Haiti: no doctor, no medicine, no hope
I think he’ll die. A sweet man, a pastor who’s church had collapsed upon him. Here he is lying down.
His mangled right hand had been traumatically damaged in the earthquake. His arm is vastly swollen and I suspect gangrene. He is still able to converse.
His body is a mass of suppurating sores. He has had no medical attention since the quake and his wife lies buried beneath their house, which engulfed her at the same moment that his church came down.
His sheer dignity in grief seems both to allow him to understand that he will die, and to allow him to be frightened.
We talk in difficult French. I try to see whether it might be possible to find someone with a car that still runs and still has petrol, to get him to hospital.
But neither he nor I know whether the hospital is still standing – and even if it has, whether it has drugs or anti-sceptic bandages.
The pastor is on a bedspread out in the open air, flat on the concrete surface of a small basketball pitch.
Nearby, lying on what seems to be the upside down roof of an old pick up truck, a middle aged woman with an horrific wound on the left hand side of her head.
The eye completely overwhelmed by a huge mound of knotted flesh – again poison seems to have set in, and she needs help desperately. Another woman, younger, has a gaping wound in her leg. No doctor, no medicine, no hope.
Every house on the hillside above and below has been smashed and mangled. In all there are 306 souls in the camp. The bodies of the people these people loved and lived with, are still inside, the stench is utterly overwhelming.
An old woman emerges from a corrugated shed, enveloped in dust. She is a hundred feet below me. She thrusts three fingers in the air at me, pleads, her arms thrown asunder, and then clenches her nose. She and I know of what she signals.
Three people are dead in her house, almost certainly the three people she loved most, lived with longest. She wants them out, disposed off.
She is distracted with utter grief and desolation. Her life is over. She might only be sixty, but what can console her, what can reconnect her with what was?
I had only found my way to the camp by chance. We had passed a water truck with a vast orderly queue. I had got talking to a younger woman, Anguine.
Her friend standing next to her was seven months pregnant. She herself had three children under eight. Both had had their houses wiped out by the earthquake. So I asked if we might visit what had been here home and where the now slept.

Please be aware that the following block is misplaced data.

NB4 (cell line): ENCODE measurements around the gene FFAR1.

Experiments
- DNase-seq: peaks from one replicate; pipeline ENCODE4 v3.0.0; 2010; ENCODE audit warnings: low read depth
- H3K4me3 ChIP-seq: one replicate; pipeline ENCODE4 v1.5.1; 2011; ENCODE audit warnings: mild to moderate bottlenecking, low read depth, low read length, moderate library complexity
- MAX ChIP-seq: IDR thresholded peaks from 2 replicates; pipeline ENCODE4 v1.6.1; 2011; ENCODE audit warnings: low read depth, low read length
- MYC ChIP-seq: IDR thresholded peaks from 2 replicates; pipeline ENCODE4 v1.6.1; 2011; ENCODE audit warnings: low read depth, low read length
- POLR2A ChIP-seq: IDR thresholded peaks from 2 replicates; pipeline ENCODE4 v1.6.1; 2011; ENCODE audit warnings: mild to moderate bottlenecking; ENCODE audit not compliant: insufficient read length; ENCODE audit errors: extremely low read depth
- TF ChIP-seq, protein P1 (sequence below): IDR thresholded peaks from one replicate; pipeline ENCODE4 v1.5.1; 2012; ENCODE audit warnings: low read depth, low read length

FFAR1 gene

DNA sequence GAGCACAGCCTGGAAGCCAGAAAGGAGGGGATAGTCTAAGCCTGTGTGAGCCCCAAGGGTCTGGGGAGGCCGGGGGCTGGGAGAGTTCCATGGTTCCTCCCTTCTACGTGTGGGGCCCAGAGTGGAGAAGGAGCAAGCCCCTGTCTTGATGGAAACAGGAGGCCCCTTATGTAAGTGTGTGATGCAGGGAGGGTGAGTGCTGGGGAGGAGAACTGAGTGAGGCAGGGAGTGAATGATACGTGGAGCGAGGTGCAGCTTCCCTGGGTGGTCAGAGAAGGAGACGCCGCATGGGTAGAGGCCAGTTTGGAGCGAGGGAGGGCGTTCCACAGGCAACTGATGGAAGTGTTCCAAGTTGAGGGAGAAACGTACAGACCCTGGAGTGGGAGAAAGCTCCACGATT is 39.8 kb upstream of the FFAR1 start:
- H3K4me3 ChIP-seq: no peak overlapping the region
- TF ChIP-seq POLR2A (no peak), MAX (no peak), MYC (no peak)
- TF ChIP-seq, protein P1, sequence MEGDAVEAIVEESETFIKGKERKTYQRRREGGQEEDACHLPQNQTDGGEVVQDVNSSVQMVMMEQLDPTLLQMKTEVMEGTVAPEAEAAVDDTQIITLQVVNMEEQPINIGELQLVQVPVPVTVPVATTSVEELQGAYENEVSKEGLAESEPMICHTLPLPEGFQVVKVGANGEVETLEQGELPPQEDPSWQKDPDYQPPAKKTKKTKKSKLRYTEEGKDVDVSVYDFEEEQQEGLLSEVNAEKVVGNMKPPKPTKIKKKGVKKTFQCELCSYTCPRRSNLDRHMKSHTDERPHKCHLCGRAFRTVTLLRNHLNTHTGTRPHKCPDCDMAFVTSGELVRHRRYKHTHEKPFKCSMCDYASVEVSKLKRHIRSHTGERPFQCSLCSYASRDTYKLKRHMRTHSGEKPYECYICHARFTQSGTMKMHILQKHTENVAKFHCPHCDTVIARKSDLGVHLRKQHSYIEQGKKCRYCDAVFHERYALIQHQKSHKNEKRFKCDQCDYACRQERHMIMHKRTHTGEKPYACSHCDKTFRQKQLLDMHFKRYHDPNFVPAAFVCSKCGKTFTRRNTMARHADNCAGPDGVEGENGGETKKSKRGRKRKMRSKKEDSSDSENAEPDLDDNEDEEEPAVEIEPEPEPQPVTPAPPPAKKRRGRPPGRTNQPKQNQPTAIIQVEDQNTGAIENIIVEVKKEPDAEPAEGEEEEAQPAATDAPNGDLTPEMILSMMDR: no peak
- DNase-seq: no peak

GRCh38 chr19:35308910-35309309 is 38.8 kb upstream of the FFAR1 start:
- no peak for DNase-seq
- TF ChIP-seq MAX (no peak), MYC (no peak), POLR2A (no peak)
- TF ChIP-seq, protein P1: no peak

There wasn’t a square inch of the basketball court to spare. The pastor was surrounded by women who might have been his sisters or neighbours fanning him with rags.
It wasn’t just that no doctor or nurse had been here – no single official NGO, media, GI nor anyone else had been here in the five days since the quake. And the story was just the same if not worse in the next camp 100 meters down the hill.
Here more than a thousand people crammed into an area no bigger that the penalty area of a football pitch. Again no single official had visited and needs were critical. Water, medicines, medical attention, and food.
But we as left, with our guilt and incapacity and our complete helplessness in our hearts, we suddenly saw a team of evaluators, a man in a white t-shirt from the UN Organization for Migrant Peoples – God lives!
And on this day he is alive and struggling in Haiti in the form of the United Nations and so many large and small people’s organisations, NGOs, trying to transform your money into these victims life lines.
White T-Shirt has a lady in pink with him, armed with a clipboard, a yellow pad, and illegible writing. Spontaneous committee leaders representing the camp give her the details.
But there’s another man, and he turns out to be the first official of any rank in Haiti’s governance that we have met. He is one of the only two district mayors in Port-au-Prince to have survived the quake – the other five are feared dead.
He’s a focused man, by chance, in what once was real life, he was an architect and civil engineer. He’s dynamic in this unremitting hell.
His own house has collapsed, but his mayoral white 4X4 has survived and his shirt is clean and pressed. He’s on the starting block of recovery.
We take the mayor, the lady in pink, and white t-shirt to the Pastor’s camp. The twenty dollars I had given for transport seems to have removed them. To where I have no idea – there is nowhere here.
The mayor meets, greets, moves among the dispossessed pleading with them to wait for what he knows he cannot deliver.
He tells me that he has discovered that prisoners from the nearby jail that spewed its inmates during the quake, have looted even what little these people had.
The mayor is going to a meeting with the UN. If he feels hopeless he does not show it.
He’s one of two in a city with 100,000 dead, and a million wounded and homeless, but he and the still small band of NGOs are a beginning, a still small ember of hope.